AB: I saw everything in her that I wanted. Right away I knew. Done. It took several months but eventually we became official. On May 13, 2022, I asked her to marry me and on May 16, 2022, we got married; shortly after that we wrote our first song together, called “Finish Line.”

(On August 10th 2023, they had another wedding in front of friends and family, which I attended.)

It can be risky to be in a musical collaboration with your significant other. When did you guys decide to take that leap?
AB: When we were first dating, I had said to Megan, “You’re really good, you’re a phenomenal singer but you’re singing other people’s songs. So, let’s start a group together. She was like “We are not married and that’s a huge commitment to be in a male/female duo as a couple.” And then we got married and it’s like that conversation never happened and we just went for it.

We did a show at Humphrey’s and did a small acoustic set and met producer Fernando Perdomo who was also on the show. We recorded five songs in LA at his studio after that. We were the Wellsprings from then on.

How did you guys come up with the Wellsprings?
AB: There are a few different meanings for it.

MM: We both grew up religious even if we aren’t religious now, but it does have religious connotations and it is the foundation of what we do.

AB: The literal definition is “the source of continuous flow.” So, I look at it as a source of continuous love, continuous inspiration, continuous motivation. It’s a symbol that nothing is going to stop. I sent her the definition. I had heard a lyric with “wellspring” in it. And that was it.

How would you describe your sound and respective contributions to the project?

AB: One song that’s about to come out [“Stick Around” feat. Lauren Leigh, out everywhere November 24] really defines our sound. I was listening to Brothers Osborne all day. I had this pop country thing in my head for a while. I came to Megan with the guitar part, and we had both had a few edibles so we were feeling relaxed and had no distractions. We each had our own notebooks in front of us. I said let’s each write our own set of lyrics and melody. Megan does hers first, melody and lyrics already written. That’s the final melody that’s in the song now. It’s phenomenal. The only solo contribution I had was writing the chorus. Everything else came from her. We figured out Megan is melodic and knows how to deliver a story.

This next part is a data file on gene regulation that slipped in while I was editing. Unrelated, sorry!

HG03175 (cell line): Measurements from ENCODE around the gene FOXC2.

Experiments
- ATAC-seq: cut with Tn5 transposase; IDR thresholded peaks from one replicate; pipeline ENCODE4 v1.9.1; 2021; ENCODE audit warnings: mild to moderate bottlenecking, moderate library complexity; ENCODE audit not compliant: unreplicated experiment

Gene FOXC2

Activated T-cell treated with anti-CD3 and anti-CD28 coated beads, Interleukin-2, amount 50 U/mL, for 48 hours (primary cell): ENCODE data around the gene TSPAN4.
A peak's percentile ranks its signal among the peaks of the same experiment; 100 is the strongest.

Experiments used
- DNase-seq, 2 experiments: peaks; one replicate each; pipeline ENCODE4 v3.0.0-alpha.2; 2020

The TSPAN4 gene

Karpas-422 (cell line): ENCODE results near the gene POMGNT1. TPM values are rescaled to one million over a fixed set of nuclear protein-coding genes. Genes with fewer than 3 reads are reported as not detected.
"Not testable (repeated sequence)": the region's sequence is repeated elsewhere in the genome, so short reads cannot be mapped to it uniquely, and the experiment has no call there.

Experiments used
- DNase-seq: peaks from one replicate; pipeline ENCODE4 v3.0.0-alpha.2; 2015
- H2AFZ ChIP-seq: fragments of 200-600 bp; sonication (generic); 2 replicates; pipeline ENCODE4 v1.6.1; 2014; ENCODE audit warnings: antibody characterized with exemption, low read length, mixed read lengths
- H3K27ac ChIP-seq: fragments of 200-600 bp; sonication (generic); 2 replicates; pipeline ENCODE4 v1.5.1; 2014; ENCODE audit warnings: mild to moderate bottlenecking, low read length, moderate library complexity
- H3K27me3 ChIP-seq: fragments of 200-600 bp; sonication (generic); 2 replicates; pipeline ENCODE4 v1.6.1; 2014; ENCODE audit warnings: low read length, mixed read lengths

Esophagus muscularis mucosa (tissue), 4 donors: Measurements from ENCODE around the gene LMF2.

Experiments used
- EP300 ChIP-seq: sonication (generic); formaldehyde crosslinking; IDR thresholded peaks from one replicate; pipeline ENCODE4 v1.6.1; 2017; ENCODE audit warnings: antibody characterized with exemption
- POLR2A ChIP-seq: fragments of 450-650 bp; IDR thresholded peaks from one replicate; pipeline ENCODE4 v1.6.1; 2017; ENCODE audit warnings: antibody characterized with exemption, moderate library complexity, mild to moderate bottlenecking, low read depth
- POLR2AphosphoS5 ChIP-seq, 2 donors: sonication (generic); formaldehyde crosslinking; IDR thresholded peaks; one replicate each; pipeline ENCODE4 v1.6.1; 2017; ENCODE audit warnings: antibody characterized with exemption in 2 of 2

This is the first song where you’re not singing at all, Alex.
AB: The world has already heard me. I’m stoked that everyone gets to hear the voice of this girl, showcased in a way that will get her the attention she deserves.

What is the best thing about working together?
MM: I feel like being married is the biggest advantage. The band’s never going to break up. We are always gonna work through this. We are always gonna figure this out.

AB: There’s such a level of understanding I’ve never seen in another person. So many other people are ready to give up so easily. I won’t sugar coat it. It hasn’t been easy. We’ve gone through a lot. I think the number one word here is resilience. I think with that, anything can happen, and we welcome challenges because we are gonna come out on the other side of it more in love. The songs will be better.

How do you feel about the San Diego music scene?
AB: The one thing that stands out immediately is the level of support. It doesn’t matter how successful anyone has been or how new they are. Everyone is there for you. People are always quick to collaborate and want to do shows with you. The LA scene burns me out; it’s competitive and people are out for themselves. My two favorite music scenes I’ve ever been a part of was the music scene in Tokyo and the San Diego music scene. People just have a love for the music.

MM: There is a community here. Alex has introduced me to this whole other world outside of theater and everyone is so supportive. It’s not as competitive as the theater world can be on the professional level. You get to go to each other’s shows all the time. You share musicians. Everyone’s down to help each other out when you need someone.

How do you measure success in this industry?
AB: We don’t care to be rich or famous or whatever the hell. We want to show my son that if you work hard enough you can do the things that you want to do and make a living doing it. Maybe it’s not going to be great all the time, but I’d rather be struggling doing what I want to do than be so successful and feel like a prisoner. Music is about freedom. It’s about liberation. Put yourself in front of the risk. It’ll pay off.

The Wellsprings released their latest single on November 24th, “Stick Around” (with Lauren Leigh) You can catch them at Seven Grand on December 15 with Sutton James and on December 20th for the Wednesday Night Ramble at the Casbah.